Teapot and lid
Bargeware teapot, brown glazing with floral decoration and plaque with inscription 'LOVE AT HOME'.
This distinctive type of ceramic became known as Bargeware, (or Measham ware) in relation to the shop where it was sold, located conveniently by a canal. The practical yet cheerfully decorated pieces were popular with nearby barge and narrow boat owners and became increasingly popular amongst the working classes in general for it was relatively cheap. It was produced from the 1860s to the early 20th century by factories in the Burton on Trent area, primarily by the factory Mason, Cash & Co. It is recognisable from its deep, brown glazing and from the modelled and applied decoration. The earthenware used to make these pots was easy to mould and fire, accounting for the stamped and incised decoration. Bargeware was affordable for most people and was often commissioned specifically to mark an event such as a marriage or anniversary. Often they are dedicated to particular people or mark specific dates. Although the glazing makes this ware watertight and therefore usable, the scale of most of these pieces – including this oversize teapot – indicates that they were probably displayed as decorative pieces rather than purchased for use. (Alison Cooper, 2018)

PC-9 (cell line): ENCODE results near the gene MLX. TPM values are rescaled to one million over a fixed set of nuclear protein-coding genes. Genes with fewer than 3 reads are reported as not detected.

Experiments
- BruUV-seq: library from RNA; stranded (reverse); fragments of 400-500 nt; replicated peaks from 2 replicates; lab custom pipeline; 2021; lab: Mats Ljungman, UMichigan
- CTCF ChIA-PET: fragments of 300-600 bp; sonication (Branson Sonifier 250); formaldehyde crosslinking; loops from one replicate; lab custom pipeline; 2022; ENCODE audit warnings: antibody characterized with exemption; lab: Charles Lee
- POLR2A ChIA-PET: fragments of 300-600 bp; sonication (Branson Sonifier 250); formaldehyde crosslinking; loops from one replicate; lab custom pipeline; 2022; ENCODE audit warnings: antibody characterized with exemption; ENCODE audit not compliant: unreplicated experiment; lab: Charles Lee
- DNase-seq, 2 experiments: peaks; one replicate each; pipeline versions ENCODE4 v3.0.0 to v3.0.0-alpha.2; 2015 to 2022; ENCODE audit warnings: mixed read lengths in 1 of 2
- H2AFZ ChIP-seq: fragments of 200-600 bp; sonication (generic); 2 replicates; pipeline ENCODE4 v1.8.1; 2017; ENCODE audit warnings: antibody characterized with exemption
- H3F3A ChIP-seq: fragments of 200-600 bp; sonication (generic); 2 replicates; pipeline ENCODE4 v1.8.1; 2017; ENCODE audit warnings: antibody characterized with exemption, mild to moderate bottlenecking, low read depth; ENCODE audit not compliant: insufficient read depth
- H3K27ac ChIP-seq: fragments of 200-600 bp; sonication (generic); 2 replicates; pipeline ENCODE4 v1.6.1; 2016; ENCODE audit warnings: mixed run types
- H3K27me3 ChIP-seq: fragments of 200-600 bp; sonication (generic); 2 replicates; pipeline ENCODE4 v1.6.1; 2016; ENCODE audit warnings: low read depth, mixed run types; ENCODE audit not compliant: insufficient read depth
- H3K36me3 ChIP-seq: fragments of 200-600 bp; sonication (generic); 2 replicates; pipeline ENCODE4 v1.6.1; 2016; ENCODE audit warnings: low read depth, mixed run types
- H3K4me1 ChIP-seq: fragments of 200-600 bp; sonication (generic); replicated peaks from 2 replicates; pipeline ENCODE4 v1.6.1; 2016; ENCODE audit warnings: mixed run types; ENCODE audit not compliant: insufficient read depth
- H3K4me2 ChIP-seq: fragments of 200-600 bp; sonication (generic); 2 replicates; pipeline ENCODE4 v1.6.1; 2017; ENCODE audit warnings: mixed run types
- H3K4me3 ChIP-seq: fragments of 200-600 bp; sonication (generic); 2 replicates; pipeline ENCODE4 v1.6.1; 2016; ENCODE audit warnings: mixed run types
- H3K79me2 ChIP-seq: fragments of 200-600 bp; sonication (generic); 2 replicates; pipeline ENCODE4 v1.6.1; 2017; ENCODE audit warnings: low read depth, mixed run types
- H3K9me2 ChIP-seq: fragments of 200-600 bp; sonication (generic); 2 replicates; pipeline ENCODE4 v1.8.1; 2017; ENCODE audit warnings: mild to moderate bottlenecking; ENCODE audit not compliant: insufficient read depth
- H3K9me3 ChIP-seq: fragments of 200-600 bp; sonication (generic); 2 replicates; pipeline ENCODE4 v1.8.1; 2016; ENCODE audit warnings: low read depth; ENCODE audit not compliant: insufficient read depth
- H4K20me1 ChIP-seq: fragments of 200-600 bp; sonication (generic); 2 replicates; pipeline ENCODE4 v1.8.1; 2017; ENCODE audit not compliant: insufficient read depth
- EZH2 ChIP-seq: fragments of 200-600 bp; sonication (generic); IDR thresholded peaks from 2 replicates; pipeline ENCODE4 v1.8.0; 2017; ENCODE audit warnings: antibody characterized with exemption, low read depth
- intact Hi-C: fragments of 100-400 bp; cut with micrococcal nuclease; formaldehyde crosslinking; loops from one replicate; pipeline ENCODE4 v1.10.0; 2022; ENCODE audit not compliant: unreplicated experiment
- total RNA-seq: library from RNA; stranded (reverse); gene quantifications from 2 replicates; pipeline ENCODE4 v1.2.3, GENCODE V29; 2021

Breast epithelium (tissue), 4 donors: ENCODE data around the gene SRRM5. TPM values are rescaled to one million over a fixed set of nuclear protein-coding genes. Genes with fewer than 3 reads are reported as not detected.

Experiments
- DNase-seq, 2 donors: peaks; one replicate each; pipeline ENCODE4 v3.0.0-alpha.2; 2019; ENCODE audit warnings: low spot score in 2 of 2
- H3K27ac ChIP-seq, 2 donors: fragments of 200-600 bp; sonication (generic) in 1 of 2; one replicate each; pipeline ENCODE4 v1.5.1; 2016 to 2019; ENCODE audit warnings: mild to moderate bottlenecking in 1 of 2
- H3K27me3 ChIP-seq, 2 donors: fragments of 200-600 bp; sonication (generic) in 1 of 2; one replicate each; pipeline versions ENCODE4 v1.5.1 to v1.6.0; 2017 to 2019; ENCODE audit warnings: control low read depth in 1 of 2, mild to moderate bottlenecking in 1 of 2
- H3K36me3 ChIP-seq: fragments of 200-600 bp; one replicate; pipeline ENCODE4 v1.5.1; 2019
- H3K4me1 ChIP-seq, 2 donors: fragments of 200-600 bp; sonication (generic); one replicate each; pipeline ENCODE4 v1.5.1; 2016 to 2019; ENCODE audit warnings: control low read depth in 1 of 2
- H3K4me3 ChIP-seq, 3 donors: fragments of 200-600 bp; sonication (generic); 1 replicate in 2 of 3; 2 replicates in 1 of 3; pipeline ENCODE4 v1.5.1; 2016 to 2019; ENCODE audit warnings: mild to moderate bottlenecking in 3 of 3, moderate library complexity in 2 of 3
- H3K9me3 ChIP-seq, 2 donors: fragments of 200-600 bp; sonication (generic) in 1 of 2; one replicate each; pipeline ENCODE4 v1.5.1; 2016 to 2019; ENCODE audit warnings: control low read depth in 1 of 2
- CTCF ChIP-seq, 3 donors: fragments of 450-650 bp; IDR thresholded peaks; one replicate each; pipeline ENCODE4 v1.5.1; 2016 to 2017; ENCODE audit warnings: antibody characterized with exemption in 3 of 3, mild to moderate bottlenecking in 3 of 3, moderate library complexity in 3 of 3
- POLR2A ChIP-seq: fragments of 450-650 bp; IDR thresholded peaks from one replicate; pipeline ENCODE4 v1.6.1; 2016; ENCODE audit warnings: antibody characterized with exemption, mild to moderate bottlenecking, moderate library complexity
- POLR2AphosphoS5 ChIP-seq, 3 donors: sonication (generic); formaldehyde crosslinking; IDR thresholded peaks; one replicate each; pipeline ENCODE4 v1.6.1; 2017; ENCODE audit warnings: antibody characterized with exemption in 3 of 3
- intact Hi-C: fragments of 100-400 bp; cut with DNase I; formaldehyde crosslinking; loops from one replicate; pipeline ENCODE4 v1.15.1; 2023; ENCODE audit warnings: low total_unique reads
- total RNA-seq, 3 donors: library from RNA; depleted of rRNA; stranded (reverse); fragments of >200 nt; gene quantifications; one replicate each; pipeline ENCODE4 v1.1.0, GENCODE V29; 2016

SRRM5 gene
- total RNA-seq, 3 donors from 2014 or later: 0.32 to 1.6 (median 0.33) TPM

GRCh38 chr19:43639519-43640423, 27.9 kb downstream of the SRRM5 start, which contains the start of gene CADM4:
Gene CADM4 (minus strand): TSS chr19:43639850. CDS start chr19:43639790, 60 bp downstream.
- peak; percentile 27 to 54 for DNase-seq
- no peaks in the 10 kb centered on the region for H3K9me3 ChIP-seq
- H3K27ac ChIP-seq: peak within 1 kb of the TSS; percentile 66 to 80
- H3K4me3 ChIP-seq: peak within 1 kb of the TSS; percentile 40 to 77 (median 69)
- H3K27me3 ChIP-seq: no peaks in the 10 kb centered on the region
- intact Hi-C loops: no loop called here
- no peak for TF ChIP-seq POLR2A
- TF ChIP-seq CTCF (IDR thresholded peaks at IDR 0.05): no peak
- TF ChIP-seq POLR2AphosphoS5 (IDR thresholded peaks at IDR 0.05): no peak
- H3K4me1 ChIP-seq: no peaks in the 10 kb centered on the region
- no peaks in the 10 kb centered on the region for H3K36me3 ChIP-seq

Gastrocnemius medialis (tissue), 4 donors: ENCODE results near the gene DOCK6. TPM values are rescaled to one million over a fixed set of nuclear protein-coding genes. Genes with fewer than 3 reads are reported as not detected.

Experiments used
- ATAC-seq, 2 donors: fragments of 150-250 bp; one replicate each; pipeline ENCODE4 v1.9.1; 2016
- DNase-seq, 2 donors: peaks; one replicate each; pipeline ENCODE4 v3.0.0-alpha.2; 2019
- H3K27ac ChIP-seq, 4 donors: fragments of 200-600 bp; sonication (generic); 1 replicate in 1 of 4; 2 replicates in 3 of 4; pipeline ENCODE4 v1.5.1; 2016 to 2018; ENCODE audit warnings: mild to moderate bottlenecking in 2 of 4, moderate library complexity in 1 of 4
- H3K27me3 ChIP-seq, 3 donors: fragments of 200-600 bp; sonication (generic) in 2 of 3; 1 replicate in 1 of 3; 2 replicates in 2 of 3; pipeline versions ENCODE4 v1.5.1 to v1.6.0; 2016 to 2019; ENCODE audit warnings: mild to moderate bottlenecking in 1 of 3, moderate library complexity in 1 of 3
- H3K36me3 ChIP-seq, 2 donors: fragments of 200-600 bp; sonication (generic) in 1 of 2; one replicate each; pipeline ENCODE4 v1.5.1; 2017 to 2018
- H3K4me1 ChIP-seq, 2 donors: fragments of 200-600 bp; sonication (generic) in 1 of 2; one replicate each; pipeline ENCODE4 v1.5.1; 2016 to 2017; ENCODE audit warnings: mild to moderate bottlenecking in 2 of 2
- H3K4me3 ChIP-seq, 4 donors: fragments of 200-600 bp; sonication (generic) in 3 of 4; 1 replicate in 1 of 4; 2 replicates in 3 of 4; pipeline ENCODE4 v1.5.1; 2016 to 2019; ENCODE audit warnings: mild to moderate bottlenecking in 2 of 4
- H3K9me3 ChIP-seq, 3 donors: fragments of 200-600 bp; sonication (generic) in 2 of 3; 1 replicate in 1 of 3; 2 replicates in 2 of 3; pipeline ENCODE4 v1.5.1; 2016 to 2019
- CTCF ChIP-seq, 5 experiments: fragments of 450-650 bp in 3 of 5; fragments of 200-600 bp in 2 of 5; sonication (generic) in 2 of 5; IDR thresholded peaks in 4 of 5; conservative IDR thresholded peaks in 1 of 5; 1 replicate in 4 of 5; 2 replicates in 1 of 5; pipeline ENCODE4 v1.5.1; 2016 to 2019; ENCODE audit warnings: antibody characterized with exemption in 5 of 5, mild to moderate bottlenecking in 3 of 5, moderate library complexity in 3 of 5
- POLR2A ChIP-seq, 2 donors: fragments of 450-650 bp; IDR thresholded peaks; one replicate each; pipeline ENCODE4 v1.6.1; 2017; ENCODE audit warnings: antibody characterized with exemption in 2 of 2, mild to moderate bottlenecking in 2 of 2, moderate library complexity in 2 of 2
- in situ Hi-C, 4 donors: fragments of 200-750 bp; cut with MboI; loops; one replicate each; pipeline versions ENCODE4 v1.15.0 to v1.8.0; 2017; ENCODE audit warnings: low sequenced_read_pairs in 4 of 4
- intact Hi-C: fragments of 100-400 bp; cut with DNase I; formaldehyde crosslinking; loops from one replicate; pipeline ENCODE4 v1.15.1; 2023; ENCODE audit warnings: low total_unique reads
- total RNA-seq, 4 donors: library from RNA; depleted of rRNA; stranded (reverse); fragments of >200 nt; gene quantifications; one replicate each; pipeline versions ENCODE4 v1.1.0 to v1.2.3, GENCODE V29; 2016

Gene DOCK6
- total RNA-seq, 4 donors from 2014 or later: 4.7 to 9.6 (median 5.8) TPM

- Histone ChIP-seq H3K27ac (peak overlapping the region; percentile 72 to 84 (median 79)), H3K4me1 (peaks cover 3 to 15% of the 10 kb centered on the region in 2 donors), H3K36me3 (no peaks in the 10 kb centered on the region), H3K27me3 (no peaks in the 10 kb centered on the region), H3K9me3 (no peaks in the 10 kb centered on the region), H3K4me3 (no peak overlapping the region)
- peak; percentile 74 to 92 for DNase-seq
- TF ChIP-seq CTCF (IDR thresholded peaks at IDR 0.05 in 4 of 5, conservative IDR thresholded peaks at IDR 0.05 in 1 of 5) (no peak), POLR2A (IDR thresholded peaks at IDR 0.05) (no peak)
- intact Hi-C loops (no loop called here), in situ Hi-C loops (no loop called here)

Greenway National Trust Collections